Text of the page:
The Banu Musa and the Book of Ingenious Devices, 850.
So during the 800s, under the Abbasid Caliphate, there was a university in Baghdad that was called the House of Wisdom. It was initially founded as a center for the study and propagation of translation, particularly of the Greek and Roman classics, but pretty rapidly the priorities of the collected academics turned to such topics as “but these medical documents haven’t been properly peer-reviewed,” “I really feel the world needs another book of sexy poems about God,” “you know these histories leave out whole countries and if you give me tons of silver I can probably go explore the crap out of those places,” and “look what I can make.” The Banu Musa, or sons of Musa, were three brothers who enthusiastically fell into that last category.
Musa was an ex-highwayman in Khorasan who somehow became friends with the future caliph al-Ma’mun and signed on as a court astronomer. He prevailed on the Caliph to take in his kids when he tragically died young in some sort of stargazing and/or robbery accident, and the Caliph duly handed them off to the university, where they flourished through, apparently, spending huge amounts of money on Greek translations and successfully measuring the circumference of the Earth. (They were scooped to this by Aryabhata, among others, but I do like the story of al-Ma’mun asking the House of Wisdom what Ptolemy said the circumference of the Earth was. 180,000 stadia, the translators explained, proudly. What’s a stadium? al-Ma’mun asked. Uh, said the translators. “This does not tell us what we need to know,” al-Ma’mun said, presumably rather dryly, and dispatched them to measure the Earth.) They also appear to have measured the length of the year and, in their spare time, invented the gas mask.
They are most famous for building robots, though. Some of you are probably going like “WAY TO BURY THE LEDE! Surely the title of this article should be ROBOTS!!!!!”, but automata weren’t invented in our period, like, not even close—they date practically back to the wheel. No, no, the Banu Musa were simply some of many people during the “Dark Ages” casually building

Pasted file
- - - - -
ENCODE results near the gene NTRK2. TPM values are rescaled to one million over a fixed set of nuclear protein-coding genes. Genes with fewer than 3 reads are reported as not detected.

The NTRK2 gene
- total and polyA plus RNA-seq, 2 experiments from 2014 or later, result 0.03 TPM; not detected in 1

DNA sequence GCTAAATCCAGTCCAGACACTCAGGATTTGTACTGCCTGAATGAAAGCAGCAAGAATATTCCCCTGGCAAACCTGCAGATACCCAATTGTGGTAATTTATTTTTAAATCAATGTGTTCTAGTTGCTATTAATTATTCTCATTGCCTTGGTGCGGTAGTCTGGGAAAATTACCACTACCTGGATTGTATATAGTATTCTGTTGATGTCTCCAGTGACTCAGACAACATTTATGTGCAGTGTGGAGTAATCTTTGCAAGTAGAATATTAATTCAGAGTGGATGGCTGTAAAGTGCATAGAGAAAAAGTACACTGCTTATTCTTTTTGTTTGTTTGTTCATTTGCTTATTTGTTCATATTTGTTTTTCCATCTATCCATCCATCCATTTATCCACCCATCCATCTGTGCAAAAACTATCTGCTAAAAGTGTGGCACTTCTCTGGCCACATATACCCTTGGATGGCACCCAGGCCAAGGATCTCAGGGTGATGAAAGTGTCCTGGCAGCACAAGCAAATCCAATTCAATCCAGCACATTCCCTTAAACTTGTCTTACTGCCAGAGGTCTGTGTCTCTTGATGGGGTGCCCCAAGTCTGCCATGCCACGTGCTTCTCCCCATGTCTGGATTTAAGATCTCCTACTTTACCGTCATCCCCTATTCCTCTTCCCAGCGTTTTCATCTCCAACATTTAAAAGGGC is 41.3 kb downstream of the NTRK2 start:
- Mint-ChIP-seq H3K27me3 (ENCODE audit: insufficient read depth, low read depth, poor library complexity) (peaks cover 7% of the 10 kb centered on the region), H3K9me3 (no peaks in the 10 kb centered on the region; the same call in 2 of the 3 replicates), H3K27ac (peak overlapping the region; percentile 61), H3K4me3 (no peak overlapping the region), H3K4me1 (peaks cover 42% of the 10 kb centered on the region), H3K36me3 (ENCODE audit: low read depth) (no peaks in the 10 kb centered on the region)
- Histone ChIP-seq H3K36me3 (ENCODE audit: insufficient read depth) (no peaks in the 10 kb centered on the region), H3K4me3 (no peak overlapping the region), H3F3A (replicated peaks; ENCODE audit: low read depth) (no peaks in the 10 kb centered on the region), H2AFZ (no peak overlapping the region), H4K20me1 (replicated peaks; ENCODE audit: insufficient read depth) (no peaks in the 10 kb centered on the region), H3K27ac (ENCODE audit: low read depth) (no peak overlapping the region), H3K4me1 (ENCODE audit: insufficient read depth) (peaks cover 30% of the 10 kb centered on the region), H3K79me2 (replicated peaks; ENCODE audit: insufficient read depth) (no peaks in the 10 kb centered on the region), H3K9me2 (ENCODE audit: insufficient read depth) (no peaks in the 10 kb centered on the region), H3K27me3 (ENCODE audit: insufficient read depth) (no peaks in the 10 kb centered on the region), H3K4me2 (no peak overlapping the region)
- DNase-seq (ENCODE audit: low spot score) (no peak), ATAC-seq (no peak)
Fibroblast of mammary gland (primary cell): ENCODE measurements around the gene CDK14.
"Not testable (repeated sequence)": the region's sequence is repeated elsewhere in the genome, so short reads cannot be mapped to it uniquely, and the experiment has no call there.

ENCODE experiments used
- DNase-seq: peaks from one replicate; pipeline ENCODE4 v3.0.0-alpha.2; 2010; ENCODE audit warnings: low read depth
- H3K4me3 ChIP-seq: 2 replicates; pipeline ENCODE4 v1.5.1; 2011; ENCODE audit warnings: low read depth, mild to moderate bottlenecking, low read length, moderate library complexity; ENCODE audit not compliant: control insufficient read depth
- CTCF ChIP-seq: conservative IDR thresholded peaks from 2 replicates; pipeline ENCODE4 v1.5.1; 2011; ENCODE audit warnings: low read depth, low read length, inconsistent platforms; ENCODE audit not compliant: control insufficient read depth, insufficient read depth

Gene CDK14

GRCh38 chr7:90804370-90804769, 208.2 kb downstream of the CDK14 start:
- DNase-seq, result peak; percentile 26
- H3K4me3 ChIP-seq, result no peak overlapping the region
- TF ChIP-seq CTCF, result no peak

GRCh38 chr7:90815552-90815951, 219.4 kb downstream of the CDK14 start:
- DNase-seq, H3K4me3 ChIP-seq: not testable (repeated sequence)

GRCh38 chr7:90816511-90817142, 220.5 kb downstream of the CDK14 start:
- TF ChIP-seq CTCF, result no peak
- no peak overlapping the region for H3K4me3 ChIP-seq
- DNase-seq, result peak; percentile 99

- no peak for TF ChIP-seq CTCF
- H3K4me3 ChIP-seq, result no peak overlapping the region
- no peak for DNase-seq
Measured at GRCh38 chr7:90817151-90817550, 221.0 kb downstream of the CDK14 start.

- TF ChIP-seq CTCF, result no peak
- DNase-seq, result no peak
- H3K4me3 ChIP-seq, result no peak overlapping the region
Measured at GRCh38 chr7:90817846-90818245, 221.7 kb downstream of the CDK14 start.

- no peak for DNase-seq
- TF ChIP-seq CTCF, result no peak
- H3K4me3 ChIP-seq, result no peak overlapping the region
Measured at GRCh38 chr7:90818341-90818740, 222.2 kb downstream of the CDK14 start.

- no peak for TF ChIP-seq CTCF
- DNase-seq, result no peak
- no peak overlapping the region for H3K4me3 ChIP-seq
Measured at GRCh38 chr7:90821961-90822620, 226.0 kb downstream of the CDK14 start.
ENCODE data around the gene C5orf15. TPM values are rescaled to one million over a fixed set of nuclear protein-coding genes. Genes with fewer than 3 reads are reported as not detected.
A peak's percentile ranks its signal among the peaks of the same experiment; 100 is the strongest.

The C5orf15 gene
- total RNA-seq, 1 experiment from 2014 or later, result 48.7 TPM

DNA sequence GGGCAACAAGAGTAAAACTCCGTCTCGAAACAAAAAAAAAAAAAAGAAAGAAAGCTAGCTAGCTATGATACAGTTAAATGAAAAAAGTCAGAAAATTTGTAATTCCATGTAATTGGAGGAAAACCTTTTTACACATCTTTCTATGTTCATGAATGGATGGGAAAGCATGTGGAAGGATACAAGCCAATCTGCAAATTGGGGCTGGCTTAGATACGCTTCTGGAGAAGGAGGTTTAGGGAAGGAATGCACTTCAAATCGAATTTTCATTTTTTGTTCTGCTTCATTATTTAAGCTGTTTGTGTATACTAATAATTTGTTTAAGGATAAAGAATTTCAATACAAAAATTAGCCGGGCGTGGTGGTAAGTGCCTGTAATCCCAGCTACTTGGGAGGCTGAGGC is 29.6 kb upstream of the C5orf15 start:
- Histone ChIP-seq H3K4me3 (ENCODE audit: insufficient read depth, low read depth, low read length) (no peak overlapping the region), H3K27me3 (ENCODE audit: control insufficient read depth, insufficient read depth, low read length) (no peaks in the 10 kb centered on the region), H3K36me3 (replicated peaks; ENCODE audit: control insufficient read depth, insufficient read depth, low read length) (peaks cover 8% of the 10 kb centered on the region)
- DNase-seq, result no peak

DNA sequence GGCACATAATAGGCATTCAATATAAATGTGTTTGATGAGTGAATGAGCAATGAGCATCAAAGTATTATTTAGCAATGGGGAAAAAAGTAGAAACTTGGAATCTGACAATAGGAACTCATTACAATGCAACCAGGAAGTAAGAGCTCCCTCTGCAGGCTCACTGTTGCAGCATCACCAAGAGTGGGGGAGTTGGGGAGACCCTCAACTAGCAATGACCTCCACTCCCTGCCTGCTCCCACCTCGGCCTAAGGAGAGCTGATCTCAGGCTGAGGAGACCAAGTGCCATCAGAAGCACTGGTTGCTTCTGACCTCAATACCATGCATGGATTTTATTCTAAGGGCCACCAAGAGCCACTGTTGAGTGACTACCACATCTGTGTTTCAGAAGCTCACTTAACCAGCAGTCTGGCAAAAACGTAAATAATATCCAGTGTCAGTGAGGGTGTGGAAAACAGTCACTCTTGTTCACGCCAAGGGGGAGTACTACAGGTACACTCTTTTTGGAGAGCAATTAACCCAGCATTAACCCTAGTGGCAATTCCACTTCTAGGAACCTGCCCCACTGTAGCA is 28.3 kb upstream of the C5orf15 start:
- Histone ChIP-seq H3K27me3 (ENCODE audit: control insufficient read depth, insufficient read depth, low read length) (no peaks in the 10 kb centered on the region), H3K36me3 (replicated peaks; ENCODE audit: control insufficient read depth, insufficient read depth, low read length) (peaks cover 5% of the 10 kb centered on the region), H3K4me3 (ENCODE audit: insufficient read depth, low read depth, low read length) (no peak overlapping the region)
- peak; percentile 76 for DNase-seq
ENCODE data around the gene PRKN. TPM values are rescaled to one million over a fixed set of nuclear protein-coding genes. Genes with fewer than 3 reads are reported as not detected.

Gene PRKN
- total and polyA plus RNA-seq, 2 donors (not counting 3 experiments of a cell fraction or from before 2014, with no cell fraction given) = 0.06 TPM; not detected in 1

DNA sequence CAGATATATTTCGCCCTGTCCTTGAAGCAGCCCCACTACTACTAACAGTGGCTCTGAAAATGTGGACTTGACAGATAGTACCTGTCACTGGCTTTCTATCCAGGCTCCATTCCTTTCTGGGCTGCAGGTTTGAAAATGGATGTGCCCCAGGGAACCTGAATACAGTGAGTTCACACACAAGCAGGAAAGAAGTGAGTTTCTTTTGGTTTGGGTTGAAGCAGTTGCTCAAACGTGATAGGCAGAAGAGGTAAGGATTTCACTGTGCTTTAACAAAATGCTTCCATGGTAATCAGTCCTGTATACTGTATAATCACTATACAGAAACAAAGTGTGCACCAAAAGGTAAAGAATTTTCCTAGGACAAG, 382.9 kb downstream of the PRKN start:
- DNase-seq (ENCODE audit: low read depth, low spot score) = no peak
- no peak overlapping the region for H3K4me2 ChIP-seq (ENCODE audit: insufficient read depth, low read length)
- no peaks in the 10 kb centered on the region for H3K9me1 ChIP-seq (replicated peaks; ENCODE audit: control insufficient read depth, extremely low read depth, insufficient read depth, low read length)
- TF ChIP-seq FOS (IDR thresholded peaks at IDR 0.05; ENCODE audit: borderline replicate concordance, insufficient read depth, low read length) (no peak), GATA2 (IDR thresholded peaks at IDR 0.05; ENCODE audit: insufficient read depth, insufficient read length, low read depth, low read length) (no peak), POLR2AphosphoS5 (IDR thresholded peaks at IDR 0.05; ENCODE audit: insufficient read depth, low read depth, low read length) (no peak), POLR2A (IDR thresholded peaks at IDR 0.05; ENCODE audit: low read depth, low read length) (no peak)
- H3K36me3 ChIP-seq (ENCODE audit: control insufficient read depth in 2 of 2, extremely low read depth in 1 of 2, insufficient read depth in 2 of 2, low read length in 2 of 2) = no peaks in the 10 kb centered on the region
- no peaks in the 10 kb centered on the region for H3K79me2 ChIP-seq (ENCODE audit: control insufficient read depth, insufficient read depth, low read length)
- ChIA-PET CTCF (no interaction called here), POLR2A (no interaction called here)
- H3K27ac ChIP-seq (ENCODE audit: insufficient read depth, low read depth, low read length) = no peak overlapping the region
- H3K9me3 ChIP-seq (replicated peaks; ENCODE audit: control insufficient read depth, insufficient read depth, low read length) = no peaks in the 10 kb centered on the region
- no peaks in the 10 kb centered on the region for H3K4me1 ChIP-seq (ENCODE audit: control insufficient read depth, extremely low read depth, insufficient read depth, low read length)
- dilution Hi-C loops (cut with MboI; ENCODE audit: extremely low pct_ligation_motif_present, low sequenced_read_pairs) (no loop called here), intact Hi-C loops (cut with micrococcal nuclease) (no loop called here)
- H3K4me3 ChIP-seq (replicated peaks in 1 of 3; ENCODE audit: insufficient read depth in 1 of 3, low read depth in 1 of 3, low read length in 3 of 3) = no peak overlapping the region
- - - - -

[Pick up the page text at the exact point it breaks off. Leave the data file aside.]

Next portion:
robotsautomated devices for profit but mostly fun. They invented the player piano, automatic Vegas-style fountains, a self-trimming lamp (pictured above), and a ton of toys. Their work was hydraulic; my favorite manifestation is probably the automatic flute player, which worked by blowing hot steam through a flute and was programmable one thousand years before the invention of the Jacquard loom.
This would all be totally overshadowed in three hundred years when al-Jazari and his musical robot band showed up. Watch this space.
These are spermbots! Researchers in Germany mixed magnetic nanotubes with samples of bull sperm. Sperm would swim into the nanotubes and get trapped. Trapped sperm provided locomotion for the tube, and the tube let researchers control the sperm’s direction with magnets and to change speed with temperature change.
*Opinion polling about drones.
*Q. Did anybody else’s drones blow you up yet? A. No, so I like them”
I’m biotronic !
Twitterbots going to SXSW Interactive
Euphonia Speaking Machine
German inventor Joseph Faber’s Talking Machine, known as “Euphonia,” was able to speak sentences in a human if monotone voice. It is “… a speech synthesizer. By pumping air with the bellows … and manipulating a series of plates, chambers, and other apparatus (including an artificial tongue … )”
This is a video of a bunch of robots playing “Ace of Spades”; that is all.
Mother Jones reports:
First things first: No, the World Wildlife Fund (WWF) is not using drones to vaporize poachers. But thanks to a five million dollar grant awarded by Google on Tuesday, the organization is expanding its use of unmanned aerial vehicles to track and deter criminals who illegally hunt endangered animal species around the world.
Another MST3K inspired nail polish! This is Polished Perfection - Servo
The Queen’s Android (via http://bit.ly/Krr44d)
“This famous android was a collaborative effort by two Germans. Clockmaker Peter Kintzing created the mechanism and joiner David Roentgen crafted the cabinet; the dress dates from the 19th century. Automatons were in circulation and aroused much curiosity. Roentgen probably sent the tympanum to the French court and Marie-Antoinette bought it in 1784. The queen, aware of its perfection and scientific interest, had it deposited in the Academy of Sciences cabinet in 1785. The tympanum is a musical instrument that plays eight tunes when the female android strikes the 46 strings with two little hammers. Tradition has it that she is a depiction of Marie-Antoinette.”
I love history.